legislation to be ready when the Congress reconvened for the
new year in mid-January. That date approached and no
progress was evident, though we met repeatedly with Berger's
designees for overseeing the new legislation, the
Presidential Commissioners for Plan of Government and for
Competitiveness and Investment. DUSTR Amb. Allgeier arrived
right as Congress was reconvening for a lightening visit,
flying into San Salvador and traveling overland due to a
strike by air traffic controllers at Guatemala City's
airport. Amb. Allgeier explained clearly and persuasively to
Berger and his senior management team why data protection had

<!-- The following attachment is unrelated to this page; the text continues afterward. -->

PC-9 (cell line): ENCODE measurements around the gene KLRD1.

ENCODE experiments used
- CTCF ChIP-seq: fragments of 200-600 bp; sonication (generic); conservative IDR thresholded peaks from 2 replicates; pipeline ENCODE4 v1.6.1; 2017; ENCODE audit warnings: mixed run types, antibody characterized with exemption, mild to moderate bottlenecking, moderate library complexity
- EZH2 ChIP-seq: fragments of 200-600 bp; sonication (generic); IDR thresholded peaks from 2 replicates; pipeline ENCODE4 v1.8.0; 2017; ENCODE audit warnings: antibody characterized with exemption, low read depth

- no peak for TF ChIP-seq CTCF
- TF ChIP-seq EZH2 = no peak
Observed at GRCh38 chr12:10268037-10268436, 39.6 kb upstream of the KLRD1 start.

to be restored immediately to prevent CAFTA from falling off
the U.S. congressional agenda, perhaps permanently. Berger
said that the new legislation would be ready within days.
When it wasn't, AUSTR Chris Padilla and IPR expert Dan
Mullaney visited to help hammer out new language. They
stayed for what proved a difficult week, as the Vice Minister
of Economy with the supposed technical expertise in the field
insisted on including elliptical language to address
shibboleths of IPR opponents rather than simply laying out
Guatemala's obligations under CAFTA and TRIPS. Frequent
recourse to the Presidential Commissioners and VP Stein was
needed to keep this process on track, but acceptable language
was finally achieved -- subject to written legal
interpretation to be provided by the executive branch.

Public Diplomacy Blitzkrieg
---------------------------